Biography:

Catherine Gomes is a Senior Lecturer in the School of Media and Communication where she teaches Asian Studies.  She was also an Australian Research Council DECRA Fellow (2013-2016) and a Visiting Research Fellow at the Singapore Management University.  Catherine has worked extensively on the themes of of identity, migration, ethnicity, memory, multiculturalism and transnationalism in Australia and Singapore as well as on the information-seeking behaviour of international students in Australia.  Catherine is founding editor of Transitions: Journal of Transient Migration. She is author and editor of 5 books.

A decade of mentoring at Griffith: Reflections on the achievements and limitations of a model of central support for local peer mentoring solutions

Ms Laura Chandler1, Nathan Seng2

1Acting Program Manager, Queensland Centre for Mental Health Learning, West Moreton Hospital and Health Service; 2Senior Mentoring Coordinator, Griffith University

For the past decade, peer mentoring initiatives at Griffith University have been supported through a centralised program known as Mentoring at Griffith. Mentoring at Griffith has sought to expand and enhance mentoring through a series of strategies and activities focussed on training, development and recognition for student peer mentors combined with networking, consultation and resource provision for mentoring program coordinators. With around forty locally coordinated and funded peer mentoring programs operating in central elements, student organisations and Schools around Griffith, programs have relied on the available supports to differing extents over the years.

A recent review of the framework has highlighted the achievements and limitations of this model. A strong commitment to maintaining local ownership and coordination of mentoring programs has led to widespread use of peer mentoring to support transition and retention in the first year, but has also contributed to difficulties ensuring universal and equitable access to peer mentoring for commencing students across all campuses, including those studying online. For students, peer mentoring has been effective in supporting orientation, transition, social connection and academic success in the first year, but has not, as yet, been significantly expanded to support students during the challenging transitions experienced later in the student lifecycle.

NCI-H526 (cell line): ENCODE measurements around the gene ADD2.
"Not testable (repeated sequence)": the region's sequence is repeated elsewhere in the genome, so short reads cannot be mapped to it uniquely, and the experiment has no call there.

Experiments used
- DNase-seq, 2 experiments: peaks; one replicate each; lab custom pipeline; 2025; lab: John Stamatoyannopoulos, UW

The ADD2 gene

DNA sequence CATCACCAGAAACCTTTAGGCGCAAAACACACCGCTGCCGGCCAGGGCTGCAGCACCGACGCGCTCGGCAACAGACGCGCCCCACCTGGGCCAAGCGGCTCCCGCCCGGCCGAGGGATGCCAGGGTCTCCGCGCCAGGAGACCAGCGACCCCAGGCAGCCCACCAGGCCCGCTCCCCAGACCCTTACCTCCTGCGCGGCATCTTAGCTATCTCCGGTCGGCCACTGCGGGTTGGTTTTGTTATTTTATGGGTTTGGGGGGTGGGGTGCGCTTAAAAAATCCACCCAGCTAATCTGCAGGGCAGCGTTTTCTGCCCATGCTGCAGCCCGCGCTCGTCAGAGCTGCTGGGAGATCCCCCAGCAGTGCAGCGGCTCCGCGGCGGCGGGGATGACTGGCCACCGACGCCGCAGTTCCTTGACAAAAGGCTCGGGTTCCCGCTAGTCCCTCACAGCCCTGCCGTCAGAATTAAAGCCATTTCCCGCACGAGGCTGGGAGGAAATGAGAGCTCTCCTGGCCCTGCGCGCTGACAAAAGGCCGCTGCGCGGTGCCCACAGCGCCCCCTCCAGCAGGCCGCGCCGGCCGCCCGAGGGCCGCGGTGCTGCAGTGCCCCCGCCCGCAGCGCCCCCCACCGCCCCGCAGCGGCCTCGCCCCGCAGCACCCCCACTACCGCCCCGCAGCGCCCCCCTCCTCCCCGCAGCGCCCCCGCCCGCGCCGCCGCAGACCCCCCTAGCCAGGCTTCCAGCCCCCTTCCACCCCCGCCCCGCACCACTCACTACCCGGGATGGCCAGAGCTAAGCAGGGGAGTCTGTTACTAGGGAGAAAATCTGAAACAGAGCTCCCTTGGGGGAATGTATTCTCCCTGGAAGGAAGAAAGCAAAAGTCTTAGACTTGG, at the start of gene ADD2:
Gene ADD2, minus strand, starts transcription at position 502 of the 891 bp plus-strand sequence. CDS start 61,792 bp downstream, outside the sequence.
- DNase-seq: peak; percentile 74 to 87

This presentation will provide an overview of the review findings, outlining the most successful strategies and greatest challenges of this approach to the organisation of peer mentoring in a large, multi-campus university.


Biography:

Laura Chandler has worked in student support and development roles in higher education over the past 20 years, including equity and widening participation projects, personal counselling, disability support, international student support and welfare related work. Over the course of her career, Laura has developed a passion for proactive peer support approaches, including peer learning and peer mentoring. She has coordinated and established many peer support programs over the years, including transitional and intercultural peer mentoring and peer learning programs, such as PASS. Laura served as the Coordinator of Mentoring at Griffith at Griffith University for eight years, where she supported the establishment and development of peer mentoring programs across the five campuses. She has been recognised for her work supporting student learning with a USQ Citation for Outstanding Contribution to Student Learning and induction into the USQ Teaching Academy. Recently Laura took up a position as the Acting Program manager at the Queensland Centre for Mental Health Learning and continues to find working with learners of all types energising, inspiring and hopeful.

Nathan is the Senior Mentoring Coordinator at Griffith University.  Mentoring at Griffith is a core component of the Student Transition and Leadership team and supports student development, retention and success through the coordination of peer mentoring, peer learning and student leadership initiatives across the University.  Prior to this role Nathan managed The Learning Space, a community partnership between Westfield and Griffith University.  Nathan’s experience includes almost 20 years of involvement with community mental health organisations, working with ex-prisoners, implementing the National Disability Employment Services Quality Assurance Framework and project management.

Training and developing first year experience mentors and building a community

Ms Nina Riikonen1

1University of Auckland, Faculty Of Arts, Auckland, Auckland CBD University Area, New Zealand

 

First Year Experience (FYE) mentors provide helpful assistance to new students transitioning into the faculty. Training, developing and engaging quality mentors is paramount to long term success. Students who volunteer as mentors not only develop skills and confidence, but gain many benefits from being part of the FYE community.

Research has shown that positive interactions with their mentees increases mentor satisfaction. In our FYE programme mentors mainly have email contact with their first-year mentees. While mentees can ask their mentors questions at any time, contact is centred on a weekly email which contains advice and tips the mentors write themselves. Contact is very high at the start of the year and drops substantially halfway into the first semester. Mentors regularly share that it can be hard to stay motivated when they receive few replies to their emails.